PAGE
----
Unraveling the Interplay between Quantum Transport and Geometrical Conformations in Monocyclic Hydrocarbons' Molecular Junctions

A Martinez-Garcia and T de Ara and L Pastor-Amat and C Untiedt and EB Lombardi and W Dednam and C Sabater, JOURNAL OF PHYSICAL CHEMISTRY C, 127, 23303-23311 (2023).

DOI: 10.1021/acs.jpcc.3c05393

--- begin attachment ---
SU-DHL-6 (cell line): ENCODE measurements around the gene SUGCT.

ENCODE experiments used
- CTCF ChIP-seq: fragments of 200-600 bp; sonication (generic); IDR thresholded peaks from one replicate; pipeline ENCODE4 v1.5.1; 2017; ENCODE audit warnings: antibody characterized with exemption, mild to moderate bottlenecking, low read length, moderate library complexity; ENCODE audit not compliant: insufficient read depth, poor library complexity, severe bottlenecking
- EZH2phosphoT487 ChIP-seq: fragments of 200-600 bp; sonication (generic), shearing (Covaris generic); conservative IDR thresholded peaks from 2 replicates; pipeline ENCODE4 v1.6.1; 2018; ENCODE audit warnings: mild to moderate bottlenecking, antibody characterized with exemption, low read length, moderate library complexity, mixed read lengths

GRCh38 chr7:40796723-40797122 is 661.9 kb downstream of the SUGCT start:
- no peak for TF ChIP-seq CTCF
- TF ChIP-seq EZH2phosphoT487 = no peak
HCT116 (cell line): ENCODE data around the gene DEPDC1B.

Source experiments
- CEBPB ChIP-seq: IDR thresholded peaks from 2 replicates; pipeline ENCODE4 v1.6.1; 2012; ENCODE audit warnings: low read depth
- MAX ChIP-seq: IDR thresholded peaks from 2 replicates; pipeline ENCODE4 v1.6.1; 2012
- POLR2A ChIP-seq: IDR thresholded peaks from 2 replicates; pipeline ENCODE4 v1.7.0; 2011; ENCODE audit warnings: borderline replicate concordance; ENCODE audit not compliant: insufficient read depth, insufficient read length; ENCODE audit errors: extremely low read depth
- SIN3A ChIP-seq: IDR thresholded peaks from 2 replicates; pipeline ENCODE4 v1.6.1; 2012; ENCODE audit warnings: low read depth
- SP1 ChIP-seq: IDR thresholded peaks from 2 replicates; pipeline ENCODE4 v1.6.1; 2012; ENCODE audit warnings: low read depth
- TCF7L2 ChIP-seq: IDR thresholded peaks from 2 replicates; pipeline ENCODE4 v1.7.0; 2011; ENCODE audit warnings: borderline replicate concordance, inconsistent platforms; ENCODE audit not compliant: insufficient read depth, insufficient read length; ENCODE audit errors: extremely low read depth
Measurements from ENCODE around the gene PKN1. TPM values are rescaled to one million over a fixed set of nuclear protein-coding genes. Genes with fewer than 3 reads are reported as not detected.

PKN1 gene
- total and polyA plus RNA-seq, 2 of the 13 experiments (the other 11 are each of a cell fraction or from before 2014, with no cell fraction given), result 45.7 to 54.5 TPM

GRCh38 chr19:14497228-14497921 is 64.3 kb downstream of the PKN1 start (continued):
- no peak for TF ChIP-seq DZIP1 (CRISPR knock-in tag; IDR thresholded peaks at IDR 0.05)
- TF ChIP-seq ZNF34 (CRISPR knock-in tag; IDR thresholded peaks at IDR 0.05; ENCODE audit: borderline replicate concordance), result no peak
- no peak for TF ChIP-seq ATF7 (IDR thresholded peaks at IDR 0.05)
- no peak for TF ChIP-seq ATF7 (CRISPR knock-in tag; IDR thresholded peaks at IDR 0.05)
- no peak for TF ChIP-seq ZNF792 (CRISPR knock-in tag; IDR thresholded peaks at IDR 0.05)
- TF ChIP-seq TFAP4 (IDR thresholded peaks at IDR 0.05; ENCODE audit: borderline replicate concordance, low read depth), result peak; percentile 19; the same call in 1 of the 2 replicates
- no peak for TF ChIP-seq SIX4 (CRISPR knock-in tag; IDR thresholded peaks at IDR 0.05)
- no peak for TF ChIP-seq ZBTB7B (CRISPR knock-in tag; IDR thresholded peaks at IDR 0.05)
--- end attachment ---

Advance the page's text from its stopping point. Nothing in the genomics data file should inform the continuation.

In the field of molecular electronics, especially in quantum transport experiments, determining the geometrical configurations of a single molecule trapped between two electrodes can be challenging. To address this challenge, we employed a combination of molecular dynamics (MD) simulations and electronic transport calculations based on density functional theory to determine the molecular orientation in our break- junction experiments under ambient conditions. The molecules used in this study are common solvents used in molecular electronics, such as benzene, toluene (aromatic), and cyclohexane (aliphatic). Furthermore, we introduced a novel criterion based on the normal vector of the surface formed by the cavity of these ring-shaped monocyclic hydrocarbon molecules to clearly define the orientation of the molecules with respect to the electrodes. By comparing the results obtained through MD simulations and density functional theory with experimental data, we observed that both are in good agreement. This agreement helps us to uncover the different geometrical configurations that these molecules adopt in break-junction experiments. This approach can significantly improve our understanding of molecular electronics, especially when using more complex cyclic hydrocarbons.

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